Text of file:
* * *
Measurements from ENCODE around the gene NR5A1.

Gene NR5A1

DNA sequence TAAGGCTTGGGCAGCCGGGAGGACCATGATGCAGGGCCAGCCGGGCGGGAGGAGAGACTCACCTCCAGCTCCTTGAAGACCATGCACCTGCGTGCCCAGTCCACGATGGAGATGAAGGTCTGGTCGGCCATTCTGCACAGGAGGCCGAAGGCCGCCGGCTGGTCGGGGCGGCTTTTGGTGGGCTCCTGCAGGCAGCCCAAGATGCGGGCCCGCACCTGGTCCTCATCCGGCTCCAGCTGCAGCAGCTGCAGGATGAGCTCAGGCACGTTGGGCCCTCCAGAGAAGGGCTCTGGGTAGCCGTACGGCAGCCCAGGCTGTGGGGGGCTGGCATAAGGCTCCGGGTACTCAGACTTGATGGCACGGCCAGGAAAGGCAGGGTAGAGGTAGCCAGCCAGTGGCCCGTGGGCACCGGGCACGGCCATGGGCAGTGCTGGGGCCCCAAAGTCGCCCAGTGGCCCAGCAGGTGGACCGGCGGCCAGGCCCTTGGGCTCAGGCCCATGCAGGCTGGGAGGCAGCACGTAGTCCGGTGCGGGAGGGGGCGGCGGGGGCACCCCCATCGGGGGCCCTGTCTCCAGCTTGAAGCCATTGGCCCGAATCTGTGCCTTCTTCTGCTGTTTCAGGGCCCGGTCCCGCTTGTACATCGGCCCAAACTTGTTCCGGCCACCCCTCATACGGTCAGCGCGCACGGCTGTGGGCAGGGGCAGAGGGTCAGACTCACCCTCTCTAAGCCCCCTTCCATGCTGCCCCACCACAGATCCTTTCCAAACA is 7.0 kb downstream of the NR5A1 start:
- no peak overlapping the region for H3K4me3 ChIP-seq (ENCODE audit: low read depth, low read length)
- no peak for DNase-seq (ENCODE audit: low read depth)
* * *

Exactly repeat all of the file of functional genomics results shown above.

Measurements from ENCODE around the gene NR5A1.

Gene NR5A1

DNA sequence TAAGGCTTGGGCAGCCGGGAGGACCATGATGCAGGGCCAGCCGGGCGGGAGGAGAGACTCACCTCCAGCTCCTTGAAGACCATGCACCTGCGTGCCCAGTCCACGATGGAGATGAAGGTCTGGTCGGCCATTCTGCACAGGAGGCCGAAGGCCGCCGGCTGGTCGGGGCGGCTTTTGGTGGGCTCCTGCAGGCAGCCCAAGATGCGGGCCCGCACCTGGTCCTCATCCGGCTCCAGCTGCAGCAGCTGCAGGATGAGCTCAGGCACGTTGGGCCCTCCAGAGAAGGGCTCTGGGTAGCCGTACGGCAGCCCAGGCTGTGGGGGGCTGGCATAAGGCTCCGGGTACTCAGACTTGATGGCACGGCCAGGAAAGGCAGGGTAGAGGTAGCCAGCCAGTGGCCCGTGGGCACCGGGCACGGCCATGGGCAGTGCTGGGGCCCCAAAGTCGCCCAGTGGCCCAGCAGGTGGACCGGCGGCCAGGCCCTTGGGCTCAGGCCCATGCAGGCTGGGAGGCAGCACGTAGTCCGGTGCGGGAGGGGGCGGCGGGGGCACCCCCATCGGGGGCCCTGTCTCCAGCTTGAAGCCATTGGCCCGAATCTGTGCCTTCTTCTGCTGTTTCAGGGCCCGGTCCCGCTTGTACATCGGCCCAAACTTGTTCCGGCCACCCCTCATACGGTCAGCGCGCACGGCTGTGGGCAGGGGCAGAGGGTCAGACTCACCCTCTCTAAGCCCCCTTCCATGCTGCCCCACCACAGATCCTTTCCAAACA is 7.0 kb downstream of the NR5A1 start:
- no peak overlapping the region for H3K4me3 ChIP-seq (ENCODE audit: low read depth, low read length)
- no peak for DNase-seq (ENCODE audit: low read depth)